Why It’s Good Business to Use Your Business for Good
- June 1, 2017
As a company we are always looking to improve our products and our services, to better serve our customers and to leave a lasting impact on the communities where we work and live. The facts are clear—companies who deeply commit to corporate social responsibility (CSR) and improving the customer experience (CX) will see the financial, customer and team member impact:
Okay, so if you agree CSR and CX are important, the question is…where do you start your strategic focus?
My personal advice: start where it connects with your team on a personal and professional level. Find the opportunities that reside at the intersection of people’s hearts and your company’s strengths. This way, you’ll know that what you are doing is meaningful and valued by those who work with you and there is a clear way to tie the impact to your business mission and results.
As a leader of 1,300 team members in the Dell EMC Utah Center of Excellence (COE), I’ve become deeply familiar with and ensured we’ve invested in our intersection “impact” areas:
I’d like to share some tangible examples of how we have achieved success in each of these areas in hopes that other companies will be inspired to pursue a similar course when it comes time to set business and employee priorities.
Our commitment to STEM is tied to our community focus, but it’s also a business imperative to ensure we have the right skills for our future talent pipeline. Our STEM impact is broad and in close partnership with external partners, such as local governments, schools and non-profit organizations. Our recent partnerships include:
One of the keys to our success has been heavy involvement from the multiple Employee Resource Groups in Utah; our ERG’s typically to sponsor and support these events and activities. All of this focus on STEM education has been good for business too! Most of the companies, schools and other groups that are involved are Dell EMC customers. These types of engagements have allowed us to build relationships that go beyond any single product or individual sale – they are truly multi-faceted and enduring.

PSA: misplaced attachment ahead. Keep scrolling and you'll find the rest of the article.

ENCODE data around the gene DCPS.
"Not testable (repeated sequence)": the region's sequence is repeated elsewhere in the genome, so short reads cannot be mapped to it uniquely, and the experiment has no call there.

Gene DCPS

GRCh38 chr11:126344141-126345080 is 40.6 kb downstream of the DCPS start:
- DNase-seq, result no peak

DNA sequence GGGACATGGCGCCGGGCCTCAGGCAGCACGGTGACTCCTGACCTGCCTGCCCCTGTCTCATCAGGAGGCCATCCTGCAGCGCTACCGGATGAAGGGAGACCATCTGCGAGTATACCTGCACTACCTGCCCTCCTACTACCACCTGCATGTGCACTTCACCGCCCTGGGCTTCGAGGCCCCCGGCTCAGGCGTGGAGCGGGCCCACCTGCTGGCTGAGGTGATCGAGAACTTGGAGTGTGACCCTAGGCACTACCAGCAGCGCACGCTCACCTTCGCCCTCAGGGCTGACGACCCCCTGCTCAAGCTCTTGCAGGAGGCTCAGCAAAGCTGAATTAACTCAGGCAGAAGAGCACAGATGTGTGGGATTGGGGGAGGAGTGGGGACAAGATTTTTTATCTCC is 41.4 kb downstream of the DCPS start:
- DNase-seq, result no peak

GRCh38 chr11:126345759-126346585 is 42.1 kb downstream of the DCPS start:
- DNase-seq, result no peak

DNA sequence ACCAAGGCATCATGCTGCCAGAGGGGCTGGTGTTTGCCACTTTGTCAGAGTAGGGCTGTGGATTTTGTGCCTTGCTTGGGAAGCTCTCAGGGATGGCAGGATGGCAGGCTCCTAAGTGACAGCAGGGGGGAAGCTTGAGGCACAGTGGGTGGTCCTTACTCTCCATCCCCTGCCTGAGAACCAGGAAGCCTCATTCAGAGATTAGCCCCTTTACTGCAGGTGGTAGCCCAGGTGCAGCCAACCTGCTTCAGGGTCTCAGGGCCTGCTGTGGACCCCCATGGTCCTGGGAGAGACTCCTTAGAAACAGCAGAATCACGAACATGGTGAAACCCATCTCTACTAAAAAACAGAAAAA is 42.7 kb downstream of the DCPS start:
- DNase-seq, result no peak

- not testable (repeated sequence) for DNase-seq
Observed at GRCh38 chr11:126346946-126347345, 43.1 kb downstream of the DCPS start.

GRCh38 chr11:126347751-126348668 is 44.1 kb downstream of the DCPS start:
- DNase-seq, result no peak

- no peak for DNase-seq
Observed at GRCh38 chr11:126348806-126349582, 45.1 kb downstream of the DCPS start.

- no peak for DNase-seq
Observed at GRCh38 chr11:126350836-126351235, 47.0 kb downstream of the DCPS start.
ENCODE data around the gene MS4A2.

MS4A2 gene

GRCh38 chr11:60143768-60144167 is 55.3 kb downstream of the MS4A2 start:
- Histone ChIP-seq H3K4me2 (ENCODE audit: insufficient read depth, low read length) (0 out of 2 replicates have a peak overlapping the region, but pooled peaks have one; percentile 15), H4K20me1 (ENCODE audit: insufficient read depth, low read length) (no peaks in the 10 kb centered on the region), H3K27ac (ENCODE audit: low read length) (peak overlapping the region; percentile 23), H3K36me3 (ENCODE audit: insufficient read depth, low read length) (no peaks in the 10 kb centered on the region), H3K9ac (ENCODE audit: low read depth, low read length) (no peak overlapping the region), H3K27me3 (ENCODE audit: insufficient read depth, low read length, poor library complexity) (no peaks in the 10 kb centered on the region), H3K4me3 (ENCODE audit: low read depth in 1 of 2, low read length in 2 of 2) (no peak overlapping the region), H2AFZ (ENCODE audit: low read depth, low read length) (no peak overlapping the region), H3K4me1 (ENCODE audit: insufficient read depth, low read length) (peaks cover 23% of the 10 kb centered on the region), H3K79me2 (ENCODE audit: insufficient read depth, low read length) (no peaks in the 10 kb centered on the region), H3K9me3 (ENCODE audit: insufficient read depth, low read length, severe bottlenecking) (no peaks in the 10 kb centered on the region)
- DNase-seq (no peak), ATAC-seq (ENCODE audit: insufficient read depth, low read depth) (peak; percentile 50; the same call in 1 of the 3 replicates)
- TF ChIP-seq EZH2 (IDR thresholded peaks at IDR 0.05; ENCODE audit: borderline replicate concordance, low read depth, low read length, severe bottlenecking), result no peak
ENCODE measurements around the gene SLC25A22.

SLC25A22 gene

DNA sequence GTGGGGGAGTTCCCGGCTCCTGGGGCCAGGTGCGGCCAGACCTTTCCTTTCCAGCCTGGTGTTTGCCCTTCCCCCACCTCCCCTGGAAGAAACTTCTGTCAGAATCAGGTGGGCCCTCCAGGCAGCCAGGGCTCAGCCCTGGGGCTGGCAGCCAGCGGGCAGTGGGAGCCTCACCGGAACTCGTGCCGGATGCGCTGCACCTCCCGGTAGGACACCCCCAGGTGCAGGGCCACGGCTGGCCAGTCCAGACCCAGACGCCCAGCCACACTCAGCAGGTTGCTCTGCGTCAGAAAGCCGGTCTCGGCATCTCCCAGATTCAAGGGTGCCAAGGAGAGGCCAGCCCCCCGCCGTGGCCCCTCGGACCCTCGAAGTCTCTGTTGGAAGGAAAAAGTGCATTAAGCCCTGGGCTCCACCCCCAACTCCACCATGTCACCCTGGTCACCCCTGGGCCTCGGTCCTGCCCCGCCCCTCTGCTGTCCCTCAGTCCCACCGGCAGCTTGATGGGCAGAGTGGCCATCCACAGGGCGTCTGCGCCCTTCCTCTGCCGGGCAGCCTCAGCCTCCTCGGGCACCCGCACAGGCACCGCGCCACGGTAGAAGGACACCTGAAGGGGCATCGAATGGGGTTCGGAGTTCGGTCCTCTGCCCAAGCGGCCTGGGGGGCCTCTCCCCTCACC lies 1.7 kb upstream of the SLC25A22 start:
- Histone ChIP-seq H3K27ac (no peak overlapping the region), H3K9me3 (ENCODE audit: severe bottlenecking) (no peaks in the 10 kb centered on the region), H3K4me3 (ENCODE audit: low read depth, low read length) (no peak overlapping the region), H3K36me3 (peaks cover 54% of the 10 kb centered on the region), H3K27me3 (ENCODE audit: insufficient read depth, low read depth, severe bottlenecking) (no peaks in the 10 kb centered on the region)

When it comes to impacting the environment in a positive way, the Utah team is relentless. We have been recognized for our environmental commitment via the Sustainable Business Award from Utah Business Magazine. Our partnership with the Utah Transit Authority (UTA) to provide heavily discounted Eco Passes for all team members, the electric vehicle charging stations at our offices, and our participation in the Utah Clean Air initiative (UCAIR) are just a few of the ways we garnered this recognition. Recent developments in this area include:
Over 90% of the Utah team directly serves customers through technical support, deployment, consulting, cloud operations and sales roles. To keep up with customer demand and provide the high caliber experience we strive for, it takes investment in our facilities and capabilities. On April 12th, we celebrated the official ribbon-cutting of our newest Utah COE campus in Vista Station.
This new, state-of-the art site will allow us to deliver more personalized and consistent experiences with:
The value of what the Utah team provides and the establishment of this new site has been recognized by our external stakeholders, with Utah Governor Gary Herbert noting that we are an anchor to Utah’s “Silicon Slopes” and customers such as Adobe, Overstock.com, and RC Willey sharing their gratitude for our local partnership.
Companies have a responsibility and measurable interest to improve how they serve customers and communities. Through my personal experience leading the Dell EMC Utah COE, I have learned that the easiest and most impactful place to start is at the intersection of what makes your team’s heart beat with passion and where your company’s capabilities lie. For my team in Utah, this intersection hits our CSR initiatives focused on promoting youth in STEM, environmental sustainability and providing an atmosphere for customer-centric innovation and experience to thrive.
We all have the power to do more good, but we can’t just talk about what is possible in the confines of a conference room or on (yet another) conference call. We must be bold enough to act and to hold each other, our teams and industry peers accountable to do the same. And by doing so, we will see the returns to our business, customers and communities.